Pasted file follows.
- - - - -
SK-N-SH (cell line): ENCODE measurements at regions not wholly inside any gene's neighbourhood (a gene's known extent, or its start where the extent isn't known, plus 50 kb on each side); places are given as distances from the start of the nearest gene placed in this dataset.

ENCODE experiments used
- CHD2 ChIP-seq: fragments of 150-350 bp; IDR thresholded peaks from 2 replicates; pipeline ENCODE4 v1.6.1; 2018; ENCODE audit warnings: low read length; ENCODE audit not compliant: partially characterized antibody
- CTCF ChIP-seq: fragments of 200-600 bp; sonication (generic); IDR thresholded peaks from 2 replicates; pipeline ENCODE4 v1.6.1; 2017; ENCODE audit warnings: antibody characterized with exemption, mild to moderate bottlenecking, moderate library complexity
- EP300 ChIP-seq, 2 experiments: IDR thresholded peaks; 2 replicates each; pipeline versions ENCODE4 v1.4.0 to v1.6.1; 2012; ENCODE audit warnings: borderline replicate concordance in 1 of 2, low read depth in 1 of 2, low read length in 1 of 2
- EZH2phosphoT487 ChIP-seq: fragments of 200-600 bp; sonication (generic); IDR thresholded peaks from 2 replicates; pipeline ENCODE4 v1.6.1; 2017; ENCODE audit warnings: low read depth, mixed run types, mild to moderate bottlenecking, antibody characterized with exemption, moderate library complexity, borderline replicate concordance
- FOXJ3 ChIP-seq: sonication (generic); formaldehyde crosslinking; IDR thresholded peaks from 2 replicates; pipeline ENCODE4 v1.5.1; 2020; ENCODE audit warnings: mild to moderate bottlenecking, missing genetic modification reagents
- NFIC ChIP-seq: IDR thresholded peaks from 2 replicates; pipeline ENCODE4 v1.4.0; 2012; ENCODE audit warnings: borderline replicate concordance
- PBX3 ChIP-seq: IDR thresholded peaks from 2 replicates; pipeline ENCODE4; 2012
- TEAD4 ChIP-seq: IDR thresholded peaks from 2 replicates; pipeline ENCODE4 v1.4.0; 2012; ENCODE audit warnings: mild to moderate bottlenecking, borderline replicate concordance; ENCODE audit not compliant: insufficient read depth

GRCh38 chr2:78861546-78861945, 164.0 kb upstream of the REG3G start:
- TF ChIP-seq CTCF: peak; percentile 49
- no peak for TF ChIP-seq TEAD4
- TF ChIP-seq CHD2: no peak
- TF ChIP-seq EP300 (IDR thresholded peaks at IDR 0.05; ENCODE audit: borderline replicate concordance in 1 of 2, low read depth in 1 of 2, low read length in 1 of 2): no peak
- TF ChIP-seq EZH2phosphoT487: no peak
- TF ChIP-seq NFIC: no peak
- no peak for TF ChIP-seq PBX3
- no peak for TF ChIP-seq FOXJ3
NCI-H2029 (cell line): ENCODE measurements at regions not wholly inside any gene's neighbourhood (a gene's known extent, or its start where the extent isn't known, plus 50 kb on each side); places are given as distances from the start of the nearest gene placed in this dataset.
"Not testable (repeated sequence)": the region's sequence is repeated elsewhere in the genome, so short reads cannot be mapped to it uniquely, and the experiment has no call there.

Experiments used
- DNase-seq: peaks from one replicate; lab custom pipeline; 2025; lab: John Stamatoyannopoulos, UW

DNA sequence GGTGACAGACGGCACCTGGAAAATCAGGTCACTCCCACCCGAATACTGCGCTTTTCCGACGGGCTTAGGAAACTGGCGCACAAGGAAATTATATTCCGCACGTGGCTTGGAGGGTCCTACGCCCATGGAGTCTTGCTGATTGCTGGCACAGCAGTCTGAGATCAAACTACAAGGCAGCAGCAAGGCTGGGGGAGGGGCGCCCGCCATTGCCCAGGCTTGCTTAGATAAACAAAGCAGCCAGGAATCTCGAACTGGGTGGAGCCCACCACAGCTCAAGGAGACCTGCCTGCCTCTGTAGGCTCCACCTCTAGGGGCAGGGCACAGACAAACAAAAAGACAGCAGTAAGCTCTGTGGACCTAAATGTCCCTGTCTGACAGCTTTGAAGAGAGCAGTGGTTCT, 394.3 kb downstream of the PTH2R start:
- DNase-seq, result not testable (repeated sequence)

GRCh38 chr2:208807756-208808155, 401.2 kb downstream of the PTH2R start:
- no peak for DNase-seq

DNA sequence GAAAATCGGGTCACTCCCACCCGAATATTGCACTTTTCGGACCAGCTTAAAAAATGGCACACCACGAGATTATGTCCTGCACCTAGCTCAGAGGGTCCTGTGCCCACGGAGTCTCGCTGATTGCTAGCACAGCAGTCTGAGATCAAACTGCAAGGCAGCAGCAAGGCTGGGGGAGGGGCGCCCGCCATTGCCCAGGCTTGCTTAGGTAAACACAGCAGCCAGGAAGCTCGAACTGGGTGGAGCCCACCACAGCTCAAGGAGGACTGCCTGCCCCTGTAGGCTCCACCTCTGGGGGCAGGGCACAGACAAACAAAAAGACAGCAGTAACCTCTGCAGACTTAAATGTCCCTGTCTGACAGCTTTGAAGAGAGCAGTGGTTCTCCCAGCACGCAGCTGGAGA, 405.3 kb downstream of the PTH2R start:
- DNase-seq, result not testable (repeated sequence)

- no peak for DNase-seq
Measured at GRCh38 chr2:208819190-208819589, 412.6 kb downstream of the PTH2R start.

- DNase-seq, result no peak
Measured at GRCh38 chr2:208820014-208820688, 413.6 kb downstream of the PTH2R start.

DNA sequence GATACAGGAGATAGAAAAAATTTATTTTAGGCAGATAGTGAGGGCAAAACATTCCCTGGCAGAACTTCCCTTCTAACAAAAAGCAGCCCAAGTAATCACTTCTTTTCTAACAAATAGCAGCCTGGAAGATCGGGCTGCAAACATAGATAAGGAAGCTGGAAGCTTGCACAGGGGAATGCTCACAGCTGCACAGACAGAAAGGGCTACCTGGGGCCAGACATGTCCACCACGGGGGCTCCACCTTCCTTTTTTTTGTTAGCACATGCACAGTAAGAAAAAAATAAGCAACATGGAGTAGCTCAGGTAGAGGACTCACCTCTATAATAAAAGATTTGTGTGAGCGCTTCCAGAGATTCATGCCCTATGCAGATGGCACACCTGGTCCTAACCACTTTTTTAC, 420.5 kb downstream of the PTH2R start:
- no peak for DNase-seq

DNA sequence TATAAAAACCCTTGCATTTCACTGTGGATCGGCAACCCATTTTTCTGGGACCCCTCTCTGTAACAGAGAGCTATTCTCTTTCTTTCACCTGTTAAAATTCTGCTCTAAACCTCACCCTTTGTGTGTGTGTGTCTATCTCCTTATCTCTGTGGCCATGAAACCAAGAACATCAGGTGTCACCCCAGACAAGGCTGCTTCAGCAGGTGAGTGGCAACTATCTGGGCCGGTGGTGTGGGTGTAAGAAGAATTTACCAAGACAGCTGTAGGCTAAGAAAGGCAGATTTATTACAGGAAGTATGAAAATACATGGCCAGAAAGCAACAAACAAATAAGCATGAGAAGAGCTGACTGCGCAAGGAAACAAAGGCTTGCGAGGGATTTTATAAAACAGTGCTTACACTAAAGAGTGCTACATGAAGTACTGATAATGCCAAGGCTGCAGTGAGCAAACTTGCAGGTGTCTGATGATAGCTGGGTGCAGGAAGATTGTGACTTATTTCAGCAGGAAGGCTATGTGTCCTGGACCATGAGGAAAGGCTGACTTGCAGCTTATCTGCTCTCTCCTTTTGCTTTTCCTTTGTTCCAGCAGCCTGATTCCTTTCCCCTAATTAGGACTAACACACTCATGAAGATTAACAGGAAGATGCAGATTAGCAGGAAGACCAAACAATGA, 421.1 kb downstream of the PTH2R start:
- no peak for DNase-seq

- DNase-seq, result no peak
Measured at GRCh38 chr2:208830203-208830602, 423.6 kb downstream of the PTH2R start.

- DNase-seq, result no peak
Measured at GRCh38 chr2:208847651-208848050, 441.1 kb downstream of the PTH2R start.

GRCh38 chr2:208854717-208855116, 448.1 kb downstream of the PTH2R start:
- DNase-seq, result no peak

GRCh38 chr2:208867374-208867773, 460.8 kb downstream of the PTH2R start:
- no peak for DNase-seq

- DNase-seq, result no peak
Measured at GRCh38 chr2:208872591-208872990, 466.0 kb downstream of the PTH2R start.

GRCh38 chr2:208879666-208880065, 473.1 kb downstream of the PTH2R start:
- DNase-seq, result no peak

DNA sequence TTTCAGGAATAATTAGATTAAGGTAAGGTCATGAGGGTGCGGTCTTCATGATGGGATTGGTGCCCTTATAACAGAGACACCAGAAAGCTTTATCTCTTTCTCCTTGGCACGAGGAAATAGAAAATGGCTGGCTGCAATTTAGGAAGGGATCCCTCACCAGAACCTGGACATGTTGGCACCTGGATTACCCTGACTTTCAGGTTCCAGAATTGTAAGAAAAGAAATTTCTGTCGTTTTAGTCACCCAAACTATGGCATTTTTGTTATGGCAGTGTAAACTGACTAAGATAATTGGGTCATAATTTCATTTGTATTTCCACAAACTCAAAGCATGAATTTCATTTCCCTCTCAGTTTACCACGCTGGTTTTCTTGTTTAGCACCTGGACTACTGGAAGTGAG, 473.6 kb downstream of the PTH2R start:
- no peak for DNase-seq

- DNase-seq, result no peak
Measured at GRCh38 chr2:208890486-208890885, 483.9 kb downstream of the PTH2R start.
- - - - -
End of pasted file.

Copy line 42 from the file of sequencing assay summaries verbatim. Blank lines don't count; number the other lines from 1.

GRCh38 chr2:208854717-208855116, 448.1 kb downstream of the PTH2R start: